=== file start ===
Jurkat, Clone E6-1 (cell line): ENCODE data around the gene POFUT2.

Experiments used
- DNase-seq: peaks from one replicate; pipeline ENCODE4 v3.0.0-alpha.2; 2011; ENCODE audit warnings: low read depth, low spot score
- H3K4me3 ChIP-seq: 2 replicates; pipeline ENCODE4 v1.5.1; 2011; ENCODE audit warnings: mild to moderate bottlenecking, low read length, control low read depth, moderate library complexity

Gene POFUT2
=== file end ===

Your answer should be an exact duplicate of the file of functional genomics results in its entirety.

Jurkat, Clone E6-1 (cell line): ENCODE data around the gene POFUT2.

Experiments used
- DNase-seq: peaks from one replicate; pipeline ENCODE4 v3.0.0-alpha.2; 2011; ENCODE audit warnings: low read depth, low spot score
- H3K4me3 ChIP-seq: 2 replicates; pipeline ENCODE4 v1.5.1; 2011; ENCODE audit warnings: mild to moderate bottlenecking, low read length, control low read depth, moderate library complexity

Gene POFUT2